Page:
that was killing him over a ten year period,
but he was out of his wheelchair, 
and walked around back through the snow 
to show me where to plug into his generator 
to ignite my furnace and warm my house. 
A few days later, more snow fell, 
and the township plowed the street, 
ripping out Laszlo’s extension cord,
and inside our house it was cold again. 
We felt like squatters, running the dark hallways in our headlamps and parkas, 
and saw our breath indoors, and felt the itch of our armpits in our dirty clothes.

I figured my son’s no-start was connected 
to the alternator they had replaced 
without analyzing the root cause. 
When we popped open his hood, 
his battery looked shot, 
with sea-green corrosive salt crusting the posts.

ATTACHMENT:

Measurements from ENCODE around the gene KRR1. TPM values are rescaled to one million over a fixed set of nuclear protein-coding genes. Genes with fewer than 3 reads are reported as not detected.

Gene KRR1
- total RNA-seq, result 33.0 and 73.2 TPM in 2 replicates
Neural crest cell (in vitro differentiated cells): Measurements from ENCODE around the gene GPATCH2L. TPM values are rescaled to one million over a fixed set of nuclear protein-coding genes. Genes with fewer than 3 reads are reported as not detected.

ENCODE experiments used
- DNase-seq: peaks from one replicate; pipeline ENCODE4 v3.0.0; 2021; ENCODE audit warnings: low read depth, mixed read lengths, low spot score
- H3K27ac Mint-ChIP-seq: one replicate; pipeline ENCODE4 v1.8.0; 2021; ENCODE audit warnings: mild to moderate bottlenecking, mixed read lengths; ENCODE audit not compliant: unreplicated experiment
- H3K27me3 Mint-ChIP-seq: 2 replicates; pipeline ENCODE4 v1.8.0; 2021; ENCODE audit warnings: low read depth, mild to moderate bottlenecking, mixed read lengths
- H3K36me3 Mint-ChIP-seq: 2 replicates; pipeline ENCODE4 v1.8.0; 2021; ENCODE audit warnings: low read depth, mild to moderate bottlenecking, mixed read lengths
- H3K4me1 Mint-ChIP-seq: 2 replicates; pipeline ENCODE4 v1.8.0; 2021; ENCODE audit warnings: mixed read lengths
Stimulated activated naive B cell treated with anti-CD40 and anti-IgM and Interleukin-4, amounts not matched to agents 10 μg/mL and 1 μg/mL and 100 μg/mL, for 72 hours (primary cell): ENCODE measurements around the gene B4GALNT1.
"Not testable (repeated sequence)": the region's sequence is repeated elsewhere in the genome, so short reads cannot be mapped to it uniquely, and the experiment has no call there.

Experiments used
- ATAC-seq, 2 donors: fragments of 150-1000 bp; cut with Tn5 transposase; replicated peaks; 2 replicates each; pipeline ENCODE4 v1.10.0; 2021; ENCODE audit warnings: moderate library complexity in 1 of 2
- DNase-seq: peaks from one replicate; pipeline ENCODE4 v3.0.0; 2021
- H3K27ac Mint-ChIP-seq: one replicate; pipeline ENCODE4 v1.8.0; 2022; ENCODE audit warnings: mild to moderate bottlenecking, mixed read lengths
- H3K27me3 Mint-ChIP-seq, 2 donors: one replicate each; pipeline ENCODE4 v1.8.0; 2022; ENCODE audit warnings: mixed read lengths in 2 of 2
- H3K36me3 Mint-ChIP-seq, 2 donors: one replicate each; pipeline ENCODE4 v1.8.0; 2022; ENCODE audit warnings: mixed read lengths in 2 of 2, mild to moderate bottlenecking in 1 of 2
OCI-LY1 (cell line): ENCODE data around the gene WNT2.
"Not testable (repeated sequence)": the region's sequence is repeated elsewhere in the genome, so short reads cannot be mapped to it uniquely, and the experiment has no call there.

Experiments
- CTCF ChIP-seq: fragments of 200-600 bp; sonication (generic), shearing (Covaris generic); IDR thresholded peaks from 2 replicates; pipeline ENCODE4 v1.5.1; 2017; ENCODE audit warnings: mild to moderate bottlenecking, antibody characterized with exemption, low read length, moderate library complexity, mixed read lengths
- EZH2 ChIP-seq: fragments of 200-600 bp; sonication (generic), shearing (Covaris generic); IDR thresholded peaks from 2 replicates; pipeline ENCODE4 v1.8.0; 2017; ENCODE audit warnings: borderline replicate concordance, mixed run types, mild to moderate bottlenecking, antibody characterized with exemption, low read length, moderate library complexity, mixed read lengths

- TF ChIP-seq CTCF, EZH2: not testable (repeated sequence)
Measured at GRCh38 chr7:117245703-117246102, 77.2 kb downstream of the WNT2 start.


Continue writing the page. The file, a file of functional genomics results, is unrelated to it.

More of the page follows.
In my derelict Mazda was a new battery, 
and we could swap it into my son’s car, 
and we would start his car 
without bothering his Uncle Laszlo for once.
We had to knock all the corrosion off with a wrench,
and hope the nuts weren’t locked in with rust,
and hoist it out of the compartment 
to make room for the replacement, 

and it was then that my son’s great strength, 
his wide shoulders and broad chest,
filled me with gratitude for his youth, 
and I stopped faulting him 
for all the damages he had done to our various cars,
among which had been the disastrous 
front-lawn off-roading that left my Mazda 
with no working capacity except its battery charge. 

With his vigor, he extracted his dead battery— 
a fifty pounder shoed-in with a hidden bracket— 
and thudded it into the curb grass 
in front of Dr. Paul Wicherburn’s house, 
where we happened to be working,